Today ‘posterised’ art images and prints come two a penny – albeit costing lot more on poster sites selling them. Indeed anyone can now ‘posterise’ or ‘oil paint’ an image with a single click using the ‘image editing’ and ‘special effects’ software built into their digital cameras, smart phones, tablet apps or computer ‘paint’ programmes.
Though the results are often very surprising, pleasing and even dramatic, what characterises this instant ‘techno-art’ of posteri(s/z)ation and other special effects such as ‘oil painting’ is precisely they requires no art and even no artist at all to create. For unless the images which are posterised are based on authentic art photography, the sole ‘artist’ is just a piece of in-built digital software.
All the more surprising then, to come across an artist called Paul Bress who - without use or even knowledge of instant digital posterisation and other technical tricks - came to spontaneously create acrylic art portraiture sharing the same basic character of technical ‘posterisation art’– the use of unmerged colour zones - albeit with one big difference. For the result is actually a work of art in the traditional sense – created through the genuine and impressive painterly skills of a real live artist and not just by an automated and instantaneous technical process.
Paul Bress describes his particular art style as ‘zonism’, contrasting its use of unmerged and ungradated colour zones with other forms of post-impressionist art - but without any reference to the automated digital transformation of images into unmerged colour zones through ‘posterisation’ and other image-editing effects such as ‘oil painting’ likenesses. Some might therefore consider his view of ‘zonism’ as a wholly original art style as therefore wholly naive.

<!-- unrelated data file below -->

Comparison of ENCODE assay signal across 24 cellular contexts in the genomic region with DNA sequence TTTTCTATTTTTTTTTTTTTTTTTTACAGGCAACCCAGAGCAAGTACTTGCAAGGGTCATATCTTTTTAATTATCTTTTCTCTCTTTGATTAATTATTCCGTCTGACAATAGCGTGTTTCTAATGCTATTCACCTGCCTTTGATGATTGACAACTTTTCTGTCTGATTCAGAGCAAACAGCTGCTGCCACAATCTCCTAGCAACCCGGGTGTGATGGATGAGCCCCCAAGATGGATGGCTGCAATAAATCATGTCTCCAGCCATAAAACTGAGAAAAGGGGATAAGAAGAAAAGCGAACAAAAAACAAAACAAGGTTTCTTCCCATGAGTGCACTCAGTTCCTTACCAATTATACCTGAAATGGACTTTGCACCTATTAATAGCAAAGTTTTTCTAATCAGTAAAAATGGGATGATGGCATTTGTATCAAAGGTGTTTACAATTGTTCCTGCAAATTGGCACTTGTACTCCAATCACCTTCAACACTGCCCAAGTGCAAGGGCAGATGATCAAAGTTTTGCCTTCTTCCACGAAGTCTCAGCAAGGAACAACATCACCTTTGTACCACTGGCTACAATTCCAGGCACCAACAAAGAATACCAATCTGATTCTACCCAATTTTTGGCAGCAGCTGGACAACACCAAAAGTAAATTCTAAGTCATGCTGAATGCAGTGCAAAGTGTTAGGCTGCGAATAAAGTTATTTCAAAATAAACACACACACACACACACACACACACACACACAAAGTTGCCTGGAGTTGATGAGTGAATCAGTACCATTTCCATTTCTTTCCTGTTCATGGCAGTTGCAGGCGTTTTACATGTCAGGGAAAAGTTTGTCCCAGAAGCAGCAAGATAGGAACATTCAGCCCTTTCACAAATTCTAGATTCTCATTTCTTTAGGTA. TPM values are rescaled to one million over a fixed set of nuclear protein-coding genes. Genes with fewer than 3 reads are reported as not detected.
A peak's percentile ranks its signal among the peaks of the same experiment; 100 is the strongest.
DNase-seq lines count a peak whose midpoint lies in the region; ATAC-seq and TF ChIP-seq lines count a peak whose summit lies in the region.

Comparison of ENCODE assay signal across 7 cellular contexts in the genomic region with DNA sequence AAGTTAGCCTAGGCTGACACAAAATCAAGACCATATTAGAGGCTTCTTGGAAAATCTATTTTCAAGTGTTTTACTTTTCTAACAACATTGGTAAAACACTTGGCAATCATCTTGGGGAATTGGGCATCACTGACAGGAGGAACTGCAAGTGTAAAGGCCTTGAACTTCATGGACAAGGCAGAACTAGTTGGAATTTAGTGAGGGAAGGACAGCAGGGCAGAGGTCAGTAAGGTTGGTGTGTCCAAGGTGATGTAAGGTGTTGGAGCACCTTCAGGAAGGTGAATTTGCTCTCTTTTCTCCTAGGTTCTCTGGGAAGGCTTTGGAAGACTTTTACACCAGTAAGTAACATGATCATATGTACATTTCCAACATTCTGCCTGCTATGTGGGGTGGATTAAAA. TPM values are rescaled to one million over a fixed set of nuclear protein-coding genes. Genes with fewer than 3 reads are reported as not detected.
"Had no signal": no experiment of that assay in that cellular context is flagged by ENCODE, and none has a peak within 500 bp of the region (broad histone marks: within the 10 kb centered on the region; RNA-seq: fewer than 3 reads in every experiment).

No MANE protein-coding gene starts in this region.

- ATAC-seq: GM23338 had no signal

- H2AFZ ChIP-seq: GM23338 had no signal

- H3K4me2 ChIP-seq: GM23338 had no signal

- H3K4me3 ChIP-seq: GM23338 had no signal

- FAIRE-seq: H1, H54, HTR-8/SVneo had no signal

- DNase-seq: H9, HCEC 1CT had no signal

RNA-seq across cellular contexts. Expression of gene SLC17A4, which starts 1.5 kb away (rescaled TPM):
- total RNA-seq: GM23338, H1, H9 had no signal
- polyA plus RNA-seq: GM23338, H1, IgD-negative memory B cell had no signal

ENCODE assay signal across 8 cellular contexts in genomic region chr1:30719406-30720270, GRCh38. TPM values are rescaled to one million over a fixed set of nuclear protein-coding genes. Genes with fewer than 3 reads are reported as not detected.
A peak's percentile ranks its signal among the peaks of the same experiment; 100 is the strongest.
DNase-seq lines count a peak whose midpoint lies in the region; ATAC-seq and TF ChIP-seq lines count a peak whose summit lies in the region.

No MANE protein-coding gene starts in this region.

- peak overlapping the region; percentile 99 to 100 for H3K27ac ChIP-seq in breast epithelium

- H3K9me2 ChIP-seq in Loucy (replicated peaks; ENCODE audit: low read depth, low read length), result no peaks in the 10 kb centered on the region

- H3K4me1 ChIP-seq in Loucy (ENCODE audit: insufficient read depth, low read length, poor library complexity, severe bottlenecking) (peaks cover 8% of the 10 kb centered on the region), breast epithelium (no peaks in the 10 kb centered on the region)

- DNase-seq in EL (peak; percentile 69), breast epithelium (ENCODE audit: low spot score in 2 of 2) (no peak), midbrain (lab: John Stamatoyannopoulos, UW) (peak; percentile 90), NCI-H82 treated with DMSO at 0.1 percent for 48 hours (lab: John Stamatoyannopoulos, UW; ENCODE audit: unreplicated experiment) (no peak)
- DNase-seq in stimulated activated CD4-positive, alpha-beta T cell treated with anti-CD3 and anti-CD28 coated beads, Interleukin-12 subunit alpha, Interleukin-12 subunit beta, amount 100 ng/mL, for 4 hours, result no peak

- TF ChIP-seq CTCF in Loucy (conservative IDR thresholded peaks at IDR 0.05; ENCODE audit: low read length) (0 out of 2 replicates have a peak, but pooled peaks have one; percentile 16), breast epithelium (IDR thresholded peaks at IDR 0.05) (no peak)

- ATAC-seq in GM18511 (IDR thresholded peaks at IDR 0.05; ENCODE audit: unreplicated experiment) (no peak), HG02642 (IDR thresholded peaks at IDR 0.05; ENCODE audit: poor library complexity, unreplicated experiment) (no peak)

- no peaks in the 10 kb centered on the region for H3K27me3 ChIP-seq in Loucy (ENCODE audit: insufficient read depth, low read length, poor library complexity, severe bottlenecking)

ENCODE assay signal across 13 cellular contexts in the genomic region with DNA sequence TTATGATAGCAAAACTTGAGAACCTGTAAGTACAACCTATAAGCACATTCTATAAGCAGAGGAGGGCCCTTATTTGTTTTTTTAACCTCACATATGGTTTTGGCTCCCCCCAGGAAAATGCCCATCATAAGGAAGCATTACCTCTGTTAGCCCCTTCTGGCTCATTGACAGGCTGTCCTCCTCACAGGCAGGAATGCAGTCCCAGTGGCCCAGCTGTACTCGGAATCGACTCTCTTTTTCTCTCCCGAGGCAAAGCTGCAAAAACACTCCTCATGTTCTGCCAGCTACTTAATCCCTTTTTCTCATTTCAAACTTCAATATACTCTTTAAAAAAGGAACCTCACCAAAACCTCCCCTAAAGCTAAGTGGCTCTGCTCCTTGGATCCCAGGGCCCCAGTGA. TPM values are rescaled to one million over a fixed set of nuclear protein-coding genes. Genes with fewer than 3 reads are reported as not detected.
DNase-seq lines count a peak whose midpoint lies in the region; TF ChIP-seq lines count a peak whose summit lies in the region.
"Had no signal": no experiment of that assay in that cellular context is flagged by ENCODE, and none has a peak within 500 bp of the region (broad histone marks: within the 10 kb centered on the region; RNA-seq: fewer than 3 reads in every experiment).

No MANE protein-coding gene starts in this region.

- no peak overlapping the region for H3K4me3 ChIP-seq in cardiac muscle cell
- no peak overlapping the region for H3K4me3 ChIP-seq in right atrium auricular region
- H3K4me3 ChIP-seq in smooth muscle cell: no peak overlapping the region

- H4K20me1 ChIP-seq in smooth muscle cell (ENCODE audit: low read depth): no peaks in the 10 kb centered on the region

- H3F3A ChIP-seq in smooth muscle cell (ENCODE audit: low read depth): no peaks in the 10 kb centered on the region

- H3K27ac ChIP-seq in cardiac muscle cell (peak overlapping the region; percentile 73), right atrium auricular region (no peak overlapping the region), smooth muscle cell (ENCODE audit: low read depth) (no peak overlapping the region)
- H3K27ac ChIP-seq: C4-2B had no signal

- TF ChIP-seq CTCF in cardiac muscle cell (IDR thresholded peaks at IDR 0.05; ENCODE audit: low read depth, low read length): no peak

If so, then through this apparent naiveté, Paul Bress has actually ventured something much more historically significant that he even he himself thinks - namely to buck the trend that has led to the ever-increasing digitalisation and technologisation of art and painting. Indeed he has unknowingly but effectively reversed this trend - returning us from one-click techno-art to authentic artistic and painterly ‘craft’ – craft, craftsmanship and art being in fact, the original meaning of the Greek word techne.
Paul describes his own journey as an artist as follows:
“I started painting with acrylics (first in black and white, and then in colour). Once I had a canvas in front of me I found myself painting in a very singular style. Instead of starting in one place (say, the corner of the left eye) and continuing adding to what I’d done, I started painting in zones. What does this mean? I looked at my muse and thought “What do I see first?” Let’s say I saw a sunlit square centimetre of nose. I painted that in, then looked for other parts of the muse that looked the same colour/tone – and I painted them in too. The result was that I had a canvas with splodges of sunlight spread, unconnected, all over its surface. Next, I said to myself: “What’s the next thing I notice?” And I did the same with that. And then the same again. And the same again. Until my picture was completed. Because I paint ‘zones’ I’ve called what I do ‘zonism’.”
To the art critic or connoisseur this sparse account, with its lacking reference to art history, and to all the countless varieties of post-impressionist and expressionist painting in particular, Bress’s belief that ‘zonism’ is a wholly original painting style and technique might seems simplistic or naiive. But it is it? One might think of Warhol for example – but his work is certainly ‘simplistic’ by comparison.
Compare for example, Paul Bress’s Monroe with that of Warhol and the difference is clear – as it is with all Bress’s paintings in comparison with the images to be found by simply Googling ‘posterised’ or ‘posterized’ art.
Indeed Warhol’s Marilyn Dyptich - voted in the Guardian (2004) as the third most influential work of modern art - is almost an exact anticipation of a digital image editing screen set to ‘posterise’ a photograph and can be seen as pre-digital inception of today’s wholly automated, commercialized and mass produced ‘zonist’ imagery. In this sense it constitutes the very opposite of what Paul Bress seeks to achieve through the non-technological ‘craft’ or techne of his ‘zonist’ facial portraiture.